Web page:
Because really, if the metros didn’t have enough charm on their own (okay, okay, not the actual underground portion itself, which regularly smells like urine and has camps of homeless people living in them) why not add a giant flower stall to the entrance. This neighborhood is a favorite of mine; down the street is Mariage Frères in one direction, the Arc de Triomphe in another, and it’s where we stayed the first time we came to the city together.

4. These funky paint splatters all around Saint-Germain:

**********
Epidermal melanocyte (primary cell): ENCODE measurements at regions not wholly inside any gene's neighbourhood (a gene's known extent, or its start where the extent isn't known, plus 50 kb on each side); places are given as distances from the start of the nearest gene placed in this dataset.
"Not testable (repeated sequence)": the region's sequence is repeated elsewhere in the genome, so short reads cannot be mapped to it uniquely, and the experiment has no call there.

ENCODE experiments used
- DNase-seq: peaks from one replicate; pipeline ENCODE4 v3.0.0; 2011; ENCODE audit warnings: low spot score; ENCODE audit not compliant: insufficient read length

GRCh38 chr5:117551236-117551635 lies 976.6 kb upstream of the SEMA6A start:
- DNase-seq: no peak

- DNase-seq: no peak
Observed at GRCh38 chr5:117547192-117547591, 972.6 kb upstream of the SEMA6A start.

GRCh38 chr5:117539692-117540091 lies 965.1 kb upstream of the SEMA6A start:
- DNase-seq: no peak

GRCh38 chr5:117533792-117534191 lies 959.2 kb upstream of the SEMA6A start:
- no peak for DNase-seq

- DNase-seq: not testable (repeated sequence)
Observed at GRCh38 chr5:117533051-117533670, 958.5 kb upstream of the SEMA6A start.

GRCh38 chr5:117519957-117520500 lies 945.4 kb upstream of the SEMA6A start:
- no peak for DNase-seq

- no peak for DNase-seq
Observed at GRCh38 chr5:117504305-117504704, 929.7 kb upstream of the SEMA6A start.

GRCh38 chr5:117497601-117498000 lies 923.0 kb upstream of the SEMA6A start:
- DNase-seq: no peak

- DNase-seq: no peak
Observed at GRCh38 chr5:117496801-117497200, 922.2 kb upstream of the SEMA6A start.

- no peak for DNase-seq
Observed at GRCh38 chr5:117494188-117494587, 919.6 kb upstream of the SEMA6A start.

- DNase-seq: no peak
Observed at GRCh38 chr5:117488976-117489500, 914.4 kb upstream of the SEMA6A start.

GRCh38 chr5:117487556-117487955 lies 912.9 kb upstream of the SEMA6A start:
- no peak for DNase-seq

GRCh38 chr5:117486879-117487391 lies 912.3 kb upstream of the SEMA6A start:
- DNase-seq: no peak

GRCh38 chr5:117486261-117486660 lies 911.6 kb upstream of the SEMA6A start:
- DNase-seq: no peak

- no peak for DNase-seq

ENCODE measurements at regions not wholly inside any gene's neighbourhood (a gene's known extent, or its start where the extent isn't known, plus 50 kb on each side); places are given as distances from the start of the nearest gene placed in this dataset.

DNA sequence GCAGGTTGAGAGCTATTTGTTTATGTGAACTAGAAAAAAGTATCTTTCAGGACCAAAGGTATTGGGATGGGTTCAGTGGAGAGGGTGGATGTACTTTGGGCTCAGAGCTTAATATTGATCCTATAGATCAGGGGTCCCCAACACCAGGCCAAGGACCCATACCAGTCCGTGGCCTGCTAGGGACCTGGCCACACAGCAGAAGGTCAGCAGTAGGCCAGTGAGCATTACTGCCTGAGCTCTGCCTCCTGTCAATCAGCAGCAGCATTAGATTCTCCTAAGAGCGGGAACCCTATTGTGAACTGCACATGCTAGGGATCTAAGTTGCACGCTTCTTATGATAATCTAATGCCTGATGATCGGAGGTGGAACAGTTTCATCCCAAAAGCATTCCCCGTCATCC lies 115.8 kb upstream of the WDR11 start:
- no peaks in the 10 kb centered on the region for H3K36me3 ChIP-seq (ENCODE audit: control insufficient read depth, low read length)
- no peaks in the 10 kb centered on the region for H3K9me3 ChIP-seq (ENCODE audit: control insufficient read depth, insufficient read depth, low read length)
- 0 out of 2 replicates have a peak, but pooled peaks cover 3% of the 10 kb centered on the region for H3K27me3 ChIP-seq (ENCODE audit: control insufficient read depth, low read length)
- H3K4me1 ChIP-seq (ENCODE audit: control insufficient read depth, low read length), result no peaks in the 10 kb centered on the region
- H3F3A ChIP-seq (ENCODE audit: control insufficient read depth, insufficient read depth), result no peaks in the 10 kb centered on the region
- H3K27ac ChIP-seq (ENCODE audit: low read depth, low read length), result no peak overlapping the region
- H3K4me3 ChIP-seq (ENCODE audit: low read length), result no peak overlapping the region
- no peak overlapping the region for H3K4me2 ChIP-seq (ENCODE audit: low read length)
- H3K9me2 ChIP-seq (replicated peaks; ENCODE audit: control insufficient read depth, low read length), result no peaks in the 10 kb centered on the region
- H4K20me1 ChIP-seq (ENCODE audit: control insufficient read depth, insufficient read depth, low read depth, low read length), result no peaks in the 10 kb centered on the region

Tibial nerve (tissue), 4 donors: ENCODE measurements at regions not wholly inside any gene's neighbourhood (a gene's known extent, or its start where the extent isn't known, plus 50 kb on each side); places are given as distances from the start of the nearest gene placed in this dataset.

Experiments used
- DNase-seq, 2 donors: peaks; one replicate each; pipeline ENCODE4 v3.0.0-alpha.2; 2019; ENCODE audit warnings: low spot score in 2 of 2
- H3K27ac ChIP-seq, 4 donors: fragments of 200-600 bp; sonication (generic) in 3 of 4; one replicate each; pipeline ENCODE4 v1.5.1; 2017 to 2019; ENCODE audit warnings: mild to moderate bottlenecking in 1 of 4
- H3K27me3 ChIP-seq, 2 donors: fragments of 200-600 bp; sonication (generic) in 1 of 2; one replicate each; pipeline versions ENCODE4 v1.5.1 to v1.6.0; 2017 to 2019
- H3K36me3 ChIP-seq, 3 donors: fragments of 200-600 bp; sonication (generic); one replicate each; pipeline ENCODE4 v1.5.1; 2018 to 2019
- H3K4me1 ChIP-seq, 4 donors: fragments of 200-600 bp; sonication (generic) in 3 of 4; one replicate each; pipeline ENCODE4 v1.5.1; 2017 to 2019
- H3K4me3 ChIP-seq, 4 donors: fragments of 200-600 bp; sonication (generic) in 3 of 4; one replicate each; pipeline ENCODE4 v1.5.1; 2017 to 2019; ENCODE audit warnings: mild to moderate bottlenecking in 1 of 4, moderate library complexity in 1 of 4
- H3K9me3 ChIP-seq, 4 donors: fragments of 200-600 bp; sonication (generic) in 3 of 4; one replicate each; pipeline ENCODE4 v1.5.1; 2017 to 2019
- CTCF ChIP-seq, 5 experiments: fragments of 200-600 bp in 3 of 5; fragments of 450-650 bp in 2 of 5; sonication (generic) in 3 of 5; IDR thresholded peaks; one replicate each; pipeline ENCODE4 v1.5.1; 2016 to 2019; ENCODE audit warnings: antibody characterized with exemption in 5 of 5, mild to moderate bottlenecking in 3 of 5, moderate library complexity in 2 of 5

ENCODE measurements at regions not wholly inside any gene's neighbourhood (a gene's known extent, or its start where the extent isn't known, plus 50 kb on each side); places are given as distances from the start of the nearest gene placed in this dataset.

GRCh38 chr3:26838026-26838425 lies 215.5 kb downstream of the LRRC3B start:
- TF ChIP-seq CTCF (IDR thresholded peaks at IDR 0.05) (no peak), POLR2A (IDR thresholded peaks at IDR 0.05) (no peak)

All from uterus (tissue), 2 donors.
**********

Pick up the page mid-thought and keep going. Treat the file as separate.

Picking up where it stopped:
Rue Jacques Callot

I never figured out if these were indicative of a larger street-art campaign or what, but I noticed these splatters frequently throughout the 6eme. Saint-Germain is where a majority of the art galleries are in Paris, so if this was perhaps the work of a quirky graffiti artist, at least it was well placed.

5. The giant clock at the Musée d’Orsay:
Musée d'Orsay

So iconic, it never gets old.

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August 22, 2014 / art / photo / Paris / travel / LEAVE A COMMENT / 37